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Pescetarian Birthday Dinner

Hello everyone, I'm going to be in Manhattan at the end of September and I'd lake to make a reservation at a great pescetarian friendly restaurant. I'm willing to spend $300-$400. I would prefer a place that's more fun and laid back than stuffy. Think Schwa over Alinea in style, but I'm open to all cuisines. Thanks for any and all ideas.


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  1. I'm willing to spend $300-$400.

    Is that per person? For everyone? Before or after tax/tip? Does it include alcohol?

    How many in your party?

    I mean if it's per person you could do a place like Le Bernardin and try one of the tasting menus, or sushi at places like Kuruma Zushi.

    1 Reply
    1. re: ipsedixit

      Sorry, I should have been more specific. $350-$450 including alcohol and tip total for my girlfriend and I.

    2. The initial thought is Le Bernardin, of course, but the atmosphere is far from "fun and laid back"

      Any of the higher end places are going to be pescetarian-friendly, though. Marea and Esca are both solid for Italian seafood.

      Aquavit has fantastic seafood options - they're Nordic, they know their fish. In fact, the Summer Tasting Menu - 5 courses, the shorter of the two tasting menus - is already pescetarian and could be done for just a -smidge- over your budget if you include wine pairings. It'd be $413 total with the pairings, or $245 without the pairings and you could pick own cheaper bottles / glasses. Or, a la carte, even if you picked the most expensive seafood apps and entrees, it'd be around $210 for the food portion before drinks. It's fancy, but not as fancy-shmancy as Le Bern (no jacket requirement, etc)

      If you can get a rez at Babbo, it's MUCH more casual a vibe and the seafood options (especially the octopus) are great. You could do a full Italian four course feast - say, two antipasti, then split one pasta as a mid-course, two apps and two desserts (after which you'd be in a food coma, but whatever...) and keep the food part of the bill under $200.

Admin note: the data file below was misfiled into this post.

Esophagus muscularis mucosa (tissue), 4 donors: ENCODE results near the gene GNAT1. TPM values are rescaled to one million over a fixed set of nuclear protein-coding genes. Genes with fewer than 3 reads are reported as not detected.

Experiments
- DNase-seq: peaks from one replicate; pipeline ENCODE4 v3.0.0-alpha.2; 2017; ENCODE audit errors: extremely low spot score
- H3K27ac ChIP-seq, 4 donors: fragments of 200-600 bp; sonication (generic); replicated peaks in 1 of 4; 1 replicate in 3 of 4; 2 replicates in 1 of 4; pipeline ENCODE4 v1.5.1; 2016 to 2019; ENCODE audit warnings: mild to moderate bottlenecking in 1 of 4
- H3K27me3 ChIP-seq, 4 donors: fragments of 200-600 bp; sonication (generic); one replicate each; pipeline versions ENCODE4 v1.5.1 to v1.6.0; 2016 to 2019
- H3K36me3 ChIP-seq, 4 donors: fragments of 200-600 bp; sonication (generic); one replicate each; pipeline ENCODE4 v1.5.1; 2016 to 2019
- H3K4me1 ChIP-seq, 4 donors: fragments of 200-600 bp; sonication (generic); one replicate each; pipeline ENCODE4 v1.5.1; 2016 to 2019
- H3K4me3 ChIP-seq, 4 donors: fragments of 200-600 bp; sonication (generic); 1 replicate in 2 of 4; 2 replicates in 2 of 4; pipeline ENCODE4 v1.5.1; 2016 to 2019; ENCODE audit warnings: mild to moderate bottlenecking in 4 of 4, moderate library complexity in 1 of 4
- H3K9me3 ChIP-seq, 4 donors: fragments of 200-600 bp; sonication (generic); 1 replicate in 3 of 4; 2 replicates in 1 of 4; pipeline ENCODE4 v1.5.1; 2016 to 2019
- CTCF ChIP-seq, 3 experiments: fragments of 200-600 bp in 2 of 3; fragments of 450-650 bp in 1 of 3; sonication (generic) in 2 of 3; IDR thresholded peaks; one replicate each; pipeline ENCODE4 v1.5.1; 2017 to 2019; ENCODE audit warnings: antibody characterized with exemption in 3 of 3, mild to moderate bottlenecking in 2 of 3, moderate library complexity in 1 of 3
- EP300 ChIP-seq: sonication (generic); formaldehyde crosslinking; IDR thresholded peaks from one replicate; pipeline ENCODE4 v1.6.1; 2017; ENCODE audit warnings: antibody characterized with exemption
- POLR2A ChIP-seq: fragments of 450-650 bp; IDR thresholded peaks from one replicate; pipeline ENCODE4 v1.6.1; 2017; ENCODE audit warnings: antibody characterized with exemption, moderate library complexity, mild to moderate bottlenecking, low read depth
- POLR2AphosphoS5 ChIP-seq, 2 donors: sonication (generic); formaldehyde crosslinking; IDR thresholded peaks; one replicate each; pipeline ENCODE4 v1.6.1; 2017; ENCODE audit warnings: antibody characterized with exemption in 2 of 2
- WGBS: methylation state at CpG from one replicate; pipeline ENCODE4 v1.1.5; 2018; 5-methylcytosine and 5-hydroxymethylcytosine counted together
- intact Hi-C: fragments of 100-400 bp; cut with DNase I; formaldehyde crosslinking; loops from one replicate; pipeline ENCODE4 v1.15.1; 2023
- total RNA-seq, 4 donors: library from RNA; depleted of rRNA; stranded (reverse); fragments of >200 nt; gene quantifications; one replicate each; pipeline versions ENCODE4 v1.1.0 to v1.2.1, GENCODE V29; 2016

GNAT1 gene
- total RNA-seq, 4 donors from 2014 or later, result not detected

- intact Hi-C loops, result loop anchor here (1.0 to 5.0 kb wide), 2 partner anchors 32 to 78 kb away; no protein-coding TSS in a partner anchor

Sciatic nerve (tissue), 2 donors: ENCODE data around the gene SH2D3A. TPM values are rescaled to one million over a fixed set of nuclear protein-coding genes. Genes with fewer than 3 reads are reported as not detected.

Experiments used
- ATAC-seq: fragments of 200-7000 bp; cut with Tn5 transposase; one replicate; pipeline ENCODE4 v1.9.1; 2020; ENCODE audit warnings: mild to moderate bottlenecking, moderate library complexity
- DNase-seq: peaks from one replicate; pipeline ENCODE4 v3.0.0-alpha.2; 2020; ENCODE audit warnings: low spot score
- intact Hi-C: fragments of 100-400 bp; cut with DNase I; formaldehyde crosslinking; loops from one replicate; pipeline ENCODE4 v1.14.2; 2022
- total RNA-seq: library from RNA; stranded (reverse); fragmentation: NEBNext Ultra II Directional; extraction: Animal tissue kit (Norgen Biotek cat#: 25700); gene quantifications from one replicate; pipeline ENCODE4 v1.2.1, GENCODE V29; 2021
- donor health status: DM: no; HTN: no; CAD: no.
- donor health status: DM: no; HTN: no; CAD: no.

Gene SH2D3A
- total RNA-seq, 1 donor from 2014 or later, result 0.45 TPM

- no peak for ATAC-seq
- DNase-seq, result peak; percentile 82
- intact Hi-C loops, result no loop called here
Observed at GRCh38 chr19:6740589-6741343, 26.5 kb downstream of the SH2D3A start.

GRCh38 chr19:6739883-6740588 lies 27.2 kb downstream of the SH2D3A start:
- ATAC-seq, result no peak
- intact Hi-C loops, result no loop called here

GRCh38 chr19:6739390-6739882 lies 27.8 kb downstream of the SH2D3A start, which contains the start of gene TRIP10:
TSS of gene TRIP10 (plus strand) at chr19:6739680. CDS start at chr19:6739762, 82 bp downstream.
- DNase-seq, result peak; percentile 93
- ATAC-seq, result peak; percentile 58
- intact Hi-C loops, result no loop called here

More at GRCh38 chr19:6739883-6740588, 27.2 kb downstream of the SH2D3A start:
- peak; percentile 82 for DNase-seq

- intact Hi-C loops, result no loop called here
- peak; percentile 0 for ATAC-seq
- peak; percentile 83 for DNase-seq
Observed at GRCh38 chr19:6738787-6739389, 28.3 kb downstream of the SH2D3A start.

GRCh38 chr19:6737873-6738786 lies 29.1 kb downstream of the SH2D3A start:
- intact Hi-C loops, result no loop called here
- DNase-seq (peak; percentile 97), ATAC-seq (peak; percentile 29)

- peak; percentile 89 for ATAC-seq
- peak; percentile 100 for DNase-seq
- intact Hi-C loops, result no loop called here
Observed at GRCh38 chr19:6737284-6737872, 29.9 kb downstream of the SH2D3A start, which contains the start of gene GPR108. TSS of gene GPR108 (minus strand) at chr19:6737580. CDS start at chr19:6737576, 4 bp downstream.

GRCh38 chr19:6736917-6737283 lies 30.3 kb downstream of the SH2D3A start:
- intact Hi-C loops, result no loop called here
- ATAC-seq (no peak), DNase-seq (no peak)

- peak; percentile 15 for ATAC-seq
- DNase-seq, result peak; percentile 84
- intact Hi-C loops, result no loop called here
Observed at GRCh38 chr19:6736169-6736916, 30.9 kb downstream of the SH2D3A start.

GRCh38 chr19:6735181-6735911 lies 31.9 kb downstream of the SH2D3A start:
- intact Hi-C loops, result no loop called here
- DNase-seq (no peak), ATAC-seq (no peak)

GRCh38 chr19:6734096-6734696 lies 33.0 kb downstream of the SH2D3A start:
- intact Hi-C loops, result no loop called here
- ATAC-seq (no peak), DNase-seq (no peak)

1. Pampano is quite focused on seafood -- 9 of 12 dinner entress are seafood, and there's a nice selection of ceviches as well. You would be well within your price range.

        1. Look into the brand new ZZ's Clam Bar, perhaps? They're certainly charging price in your range....

          1. Now I'm really torn. I definitely want to start off at ZZ's if I can get in. They only take reservations one month in advance. Then I'm thinking either Babbo or Marea for dinner, but I can't decide between the two.

            Should I go somewhere else for dessert too and make it a triumvirate?

            Thanks for the great advice guys.

            2 Replies
            1. re: DamienV

              I wouldn't do two, let alone three places in one night - maybe dinner somewhere & dessert elsewhere, but not apps at ZZ and then entrees at Babbo. Most places won't say anything, but if you make a rez for a table and then only have apps, you're probably going to be "red flagged" in their system if you ever go again. Reserved tables - especially at VERY busy places like ZZ or Babbo - are expected to have a whole meal. Otherwise they would have rather given the table to someone who would have, since you're only spending half as much, and then the table sits empty until the next rez arrives.

              1. re: sgordon